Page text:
Malcolm X

WSR Score4.5
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Warner Home Video
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A scene of violence, and for drugs and some language.
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Single Side, Dual Layer (BD-50)
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Color With B/W Sequences
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Not Indicated
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Spike Lee
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DTS HD Lossless 5.1
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Filmmaker Spike Lee, actor Denzel Washington, and other top talents vividly portray the life and times of Malcolm X. "Here's a man who rose up from the dregs of society, spent time in jail, reeducated himself, and through spiritual enlightenment, rose to the top," Lee says. Based on the book The Autobiography Of Malcolm X as told to Alex Haley. (Tricia Spears)

Special features on the Blu-ray Disc™ include the Behind-The-Story featurette: By Any Means Necessary: The Making Of Malcolm X with optional commentary by Spike Lee, Ernest Dickerson, Barry Alexander Brown, and Ruth Carter (SD 30:28); nine deleted scenes with introduction by Lee (SD 20:54); and the theatrical trailer. The packaging includes a 40-page booklet, the Blu-ray, and a bonus DVD that features the Malcolm X 1972 documentary (SD 01:31:35).

Last reviewed in Issue 40, the anamorphically enhanced 1.78:1 DVD delivered a nicely crafted stylized picture, especially when compared to the LaserDisc reviewed in Issue 5. The DVD exhibited excellent image quality, with higher contrast than rendered on the LaserDisc. While colors on the LaserDisc bleed with no clarity or definition, hues were well defined and more naturally rendered on the DVD. Though the picture was sharp, some scenes were softly focused. Minor pixelization, artifacts, and edge enhancement was also noticed. Fine film grain was occasionally revealed. That was then, now with this Blu-ray Disc release the picture appears denser in color saturation, yet maintains the natural spectrum of hues intended. Contrast is consistent with deep, solid blacks and revealing shadow delineation. Resolution reveals fine detail as never before. This a terrifically warm and colorfully rich visual experience that is the definitive home version. (Gary Reber)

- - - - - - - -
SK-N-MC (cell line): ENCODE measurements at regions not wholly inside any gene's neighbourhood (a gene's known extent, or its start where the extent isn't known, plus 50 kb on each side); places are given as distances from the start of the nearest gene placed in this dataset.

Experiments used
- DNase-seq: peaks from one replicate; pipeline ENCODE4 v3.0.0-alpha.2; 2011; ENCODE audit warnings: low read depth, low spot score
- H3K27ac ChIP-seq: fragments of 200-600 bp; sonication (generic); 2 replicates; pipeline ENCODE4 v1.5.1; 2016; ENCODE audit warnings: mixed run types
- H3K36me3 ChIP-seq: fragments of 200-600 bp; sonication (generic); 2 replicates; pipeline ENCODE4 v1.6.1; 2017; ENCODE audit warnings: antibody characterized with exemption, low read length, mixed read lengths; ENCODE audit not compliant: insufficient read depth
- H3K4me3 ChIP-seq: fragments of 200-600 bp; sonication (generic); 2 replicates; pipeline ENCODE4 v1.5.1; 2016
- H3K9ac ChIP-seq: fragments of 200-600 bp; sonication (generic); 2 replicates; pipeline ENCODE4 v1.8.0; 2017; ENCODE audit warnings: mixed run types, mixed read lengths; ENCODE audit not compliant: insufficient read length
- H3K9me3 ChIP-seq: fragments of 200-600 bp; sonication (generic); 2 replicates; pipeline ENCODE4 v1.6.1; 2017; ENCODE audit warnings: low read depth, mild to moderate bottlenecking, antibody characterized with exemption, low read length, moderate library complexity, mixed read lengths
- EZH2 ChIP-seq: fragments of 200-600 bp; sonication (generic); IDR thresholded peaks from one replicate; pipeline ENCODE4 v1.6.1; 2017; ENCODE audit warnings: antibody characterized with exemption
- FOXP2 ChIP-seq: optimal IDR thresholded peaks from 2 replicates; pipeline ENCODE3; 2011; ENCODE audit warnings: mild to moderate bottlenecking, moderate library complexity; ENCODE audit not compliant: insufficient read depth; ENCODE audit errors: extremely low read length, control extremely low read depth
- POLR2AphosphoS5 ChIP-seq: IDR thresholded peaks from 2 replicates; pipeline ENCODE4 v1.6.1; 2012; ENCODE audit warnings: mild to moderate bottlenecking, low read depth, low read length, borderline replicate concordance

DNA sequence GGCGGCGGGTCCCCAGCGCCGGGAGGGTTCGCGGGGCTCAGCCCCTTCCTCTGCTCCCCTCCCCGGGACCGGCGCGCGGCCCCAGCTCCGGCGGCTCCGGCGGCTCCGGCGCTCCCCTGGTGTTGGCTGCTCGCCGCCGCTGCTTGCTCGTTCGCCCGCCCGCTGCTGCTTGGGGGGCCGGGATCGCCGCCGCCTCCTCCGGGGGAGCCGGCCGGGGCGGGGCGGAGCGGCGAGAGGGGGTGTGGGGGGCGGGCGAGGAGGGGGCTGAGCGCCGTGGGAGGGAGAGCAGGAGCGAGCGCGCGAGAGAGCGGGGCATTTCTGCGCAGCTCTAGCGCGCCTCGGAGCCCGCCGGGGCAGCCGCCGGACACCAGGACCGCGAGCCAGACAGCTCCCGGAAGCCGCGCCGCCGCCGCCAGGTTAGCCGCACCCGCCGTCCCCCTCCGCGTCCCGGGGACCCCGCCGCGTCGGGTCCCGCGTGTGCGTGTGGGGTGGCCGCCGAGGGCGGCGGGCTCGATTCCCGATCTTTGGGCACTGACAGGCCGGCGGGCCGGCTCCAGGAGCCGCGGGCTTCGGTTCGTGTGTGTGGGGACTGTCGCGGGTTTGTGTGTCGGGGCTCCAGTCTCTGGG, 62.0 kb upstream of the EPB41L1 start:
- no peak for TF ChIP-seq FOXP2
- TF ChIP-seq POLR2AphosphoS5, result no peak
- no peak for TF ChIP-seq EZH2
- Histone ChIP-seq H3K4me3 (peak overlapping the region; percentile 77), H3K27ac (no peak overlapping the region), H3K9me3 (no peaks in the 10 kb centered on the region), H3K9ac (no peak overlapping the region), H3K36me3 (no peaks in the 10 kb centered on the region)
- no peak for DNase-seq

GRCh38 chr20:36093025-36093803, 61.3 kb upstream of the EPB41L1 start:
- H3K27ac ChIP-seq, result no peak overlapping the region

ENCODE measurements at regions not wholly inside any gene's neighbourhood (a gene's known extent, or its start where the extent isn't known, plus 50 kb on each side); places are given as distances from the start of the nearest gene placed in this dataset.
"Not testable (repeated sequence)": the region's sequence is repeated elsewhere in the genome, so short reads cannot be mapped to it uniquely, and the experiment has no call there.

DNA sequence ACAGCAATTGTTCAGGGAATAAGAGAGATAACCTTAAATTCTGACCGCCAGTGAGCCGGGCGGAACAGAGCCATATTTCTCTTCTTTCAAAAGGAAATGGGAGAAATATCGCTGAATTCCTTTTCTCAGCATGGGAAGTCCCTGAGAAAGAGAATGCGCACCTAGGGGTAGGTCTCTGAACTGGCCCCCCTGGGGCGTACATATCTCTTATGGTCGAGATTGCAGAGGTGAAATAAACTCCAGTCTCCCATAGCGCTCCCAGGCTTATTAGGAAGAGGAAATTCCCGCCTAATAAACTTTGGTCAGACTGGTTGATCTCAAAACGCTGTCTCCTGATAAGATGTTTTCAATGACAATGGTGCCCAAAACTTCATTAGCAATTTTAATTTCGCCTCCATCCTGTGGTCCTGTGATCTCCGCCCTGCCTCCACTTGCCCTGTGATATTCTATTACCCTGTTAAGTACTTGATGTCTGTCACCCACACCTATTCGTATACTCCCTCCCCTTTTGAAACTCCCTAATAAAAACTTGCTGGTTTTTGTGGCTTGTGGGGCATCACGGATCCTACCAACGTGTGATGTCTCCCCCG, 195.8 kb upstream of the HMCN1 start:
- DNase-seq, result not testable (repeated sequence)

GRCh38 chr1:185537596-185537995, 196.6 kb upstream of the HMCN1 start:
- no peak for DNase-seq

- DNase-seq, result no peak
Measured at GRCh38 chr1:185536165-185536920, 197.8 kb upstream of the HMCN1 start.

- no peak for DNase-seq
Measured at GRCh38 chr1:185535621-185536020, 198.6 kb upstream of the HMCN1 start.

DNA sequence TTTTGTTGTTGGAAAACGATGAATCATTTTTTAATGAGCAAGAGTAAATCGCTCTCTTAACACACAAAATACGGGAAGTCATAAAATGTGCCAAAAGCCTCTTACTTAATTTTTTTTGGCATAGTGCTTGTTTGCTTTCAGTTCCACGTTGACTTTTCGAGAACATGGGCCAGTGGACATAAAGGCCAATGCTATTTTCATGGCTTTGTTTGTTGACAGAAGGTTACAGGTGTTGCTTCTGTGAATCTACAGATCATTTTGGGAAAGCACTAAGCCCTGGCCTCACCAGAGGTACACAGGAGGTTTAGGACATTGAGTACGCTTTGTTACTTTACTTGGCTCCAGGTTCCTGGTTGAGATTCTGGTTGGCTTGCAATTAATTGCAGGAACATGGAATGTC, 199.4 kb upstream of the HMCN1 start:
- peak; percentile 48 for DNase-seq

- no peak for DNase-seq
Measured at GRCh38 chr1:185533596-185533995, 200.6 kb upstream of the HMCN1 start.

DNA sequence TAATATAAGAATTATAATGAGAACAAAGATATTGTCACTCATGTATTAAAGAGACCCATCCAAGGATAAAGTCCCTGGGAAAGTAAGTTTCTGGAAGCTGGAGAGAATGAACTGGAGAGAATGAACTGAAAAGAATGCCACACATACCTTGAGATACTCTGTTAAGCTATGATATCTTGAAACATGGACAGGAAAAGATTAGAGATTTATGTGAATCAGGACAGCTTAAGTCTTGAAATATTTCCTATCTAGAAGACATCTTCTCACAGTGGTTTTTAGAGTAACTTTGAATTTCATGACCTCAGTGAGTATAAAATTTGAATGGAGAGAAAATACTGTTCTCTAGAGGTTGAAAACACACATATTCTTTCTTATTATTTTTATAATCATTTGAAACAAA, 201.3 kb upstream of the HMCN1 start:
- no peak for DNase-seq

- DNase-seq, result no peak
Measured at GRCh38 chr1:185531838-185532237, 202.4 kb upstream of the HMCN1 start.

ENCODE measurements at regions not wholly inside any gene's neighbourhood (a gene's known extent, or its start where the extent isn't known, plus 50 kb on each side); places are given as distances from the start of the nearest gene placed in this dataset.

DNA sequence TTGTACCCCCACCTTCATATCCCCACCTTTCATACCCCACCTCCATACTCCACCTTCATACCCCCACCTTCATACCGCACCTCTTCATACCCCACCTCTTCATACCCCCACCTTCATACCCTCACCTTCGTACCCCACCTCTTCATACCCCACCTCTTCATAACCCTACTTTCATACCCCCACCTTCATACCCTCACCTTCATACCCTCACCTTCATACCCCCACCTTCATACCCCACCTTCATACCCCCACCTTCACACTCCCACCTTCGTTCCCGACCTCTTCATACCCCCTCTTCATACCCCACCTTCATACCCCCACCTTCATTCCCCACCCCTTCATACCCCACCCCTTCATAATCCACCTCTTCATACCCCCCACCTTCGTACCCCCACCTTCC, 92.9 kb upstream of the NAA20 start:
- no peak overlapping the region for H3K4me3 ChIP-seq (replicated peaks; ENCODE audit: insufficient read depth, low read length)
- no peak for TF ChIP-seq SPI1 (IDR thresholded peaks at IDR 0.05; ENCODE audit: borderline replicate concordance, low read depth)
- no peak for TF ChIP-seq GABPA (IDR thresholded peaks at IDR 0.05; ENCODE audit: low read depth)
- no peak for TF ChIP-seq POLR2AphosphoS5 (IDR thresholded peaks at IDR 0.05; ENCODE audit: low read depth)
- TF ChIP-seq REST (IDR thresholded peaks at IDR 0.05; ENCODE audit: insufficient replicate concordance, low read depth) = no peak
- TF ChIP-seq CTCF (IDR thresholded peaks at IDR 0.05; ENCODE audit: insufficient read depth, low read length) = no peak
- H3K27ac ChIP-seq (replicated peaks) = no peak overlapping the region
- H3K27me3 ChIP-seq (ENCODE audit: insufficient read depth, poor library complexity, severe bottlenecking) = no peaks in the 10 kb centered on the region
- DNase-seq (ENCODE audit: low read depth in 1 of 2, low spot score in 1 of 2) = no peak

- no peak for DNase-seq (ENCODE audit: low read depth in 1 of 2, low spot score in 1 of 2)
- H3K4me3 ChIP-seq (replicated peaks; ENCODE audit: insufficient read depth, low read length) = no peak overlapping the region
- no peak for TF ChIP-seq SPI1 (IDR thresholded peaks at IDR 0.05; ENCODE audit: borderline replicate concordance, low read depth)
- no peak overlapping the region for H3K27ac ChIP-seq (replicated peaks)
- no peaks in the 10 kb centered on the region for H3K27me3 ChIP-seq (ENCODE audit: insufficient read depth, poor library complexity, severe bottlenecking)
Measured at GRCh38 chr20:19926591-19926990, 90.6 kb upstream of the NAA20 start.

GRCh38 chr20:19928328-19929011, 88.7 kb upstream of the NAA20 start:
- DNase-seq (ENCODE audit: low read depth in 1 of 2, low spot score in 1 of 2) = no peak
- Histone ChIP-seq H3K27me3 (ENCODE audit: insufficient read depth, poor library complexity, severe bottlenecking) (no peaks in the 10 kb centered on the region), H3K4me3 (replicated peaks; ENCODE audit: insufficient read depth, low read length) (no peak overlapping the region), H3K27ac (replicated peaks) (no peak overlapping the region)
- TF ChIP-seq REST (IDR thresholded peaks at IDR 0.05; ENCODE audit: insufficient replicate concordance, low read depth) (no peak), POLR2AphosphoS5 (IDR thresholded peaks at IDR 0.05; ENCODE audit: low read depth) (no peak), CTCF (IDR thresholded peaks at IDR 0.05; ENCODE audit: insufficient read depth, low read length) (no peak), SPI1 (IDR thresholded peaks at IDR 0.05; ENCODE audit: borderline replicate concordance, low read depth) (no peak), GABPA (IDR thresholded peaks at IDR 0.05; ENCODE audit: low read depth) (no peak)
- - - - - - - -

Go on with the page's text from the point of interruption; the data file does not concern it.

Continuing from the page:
The DVD's Dolby® Digital 5.1-channel discrete remastered soundtrack was a subtle but noticeable improvement over the PCM matrixed audio on the LaserDisc. The soundfield seemed livelier on the LaserDisc but sounded better focused and dimensionally refined on the DVD, which was also "cleaner" sounding without background hiss present. Deep bass was adequate but otherwise undistinguished, and the .1 LFE was barely noticed. The dialogue was intelligible and reasonably integrated spatially. The multichannel soundfield was driven by the music, which imaged with remarkable depth and gentle surround envelopment. The newly remastered DTS-HD Master Audio™ 5.1-channel soundtrack reflects essentially the same sonic qualities but with better resolution of nuances and fidelity. Still, the sound is dated and the soundfield remains mostly restrained in terms of immersion and envelopment, though, there are segments in which the soundfield is energized. There is no reservation in acknowledging that this release is the definitive sonic expression of the classic film. (Gary Reber)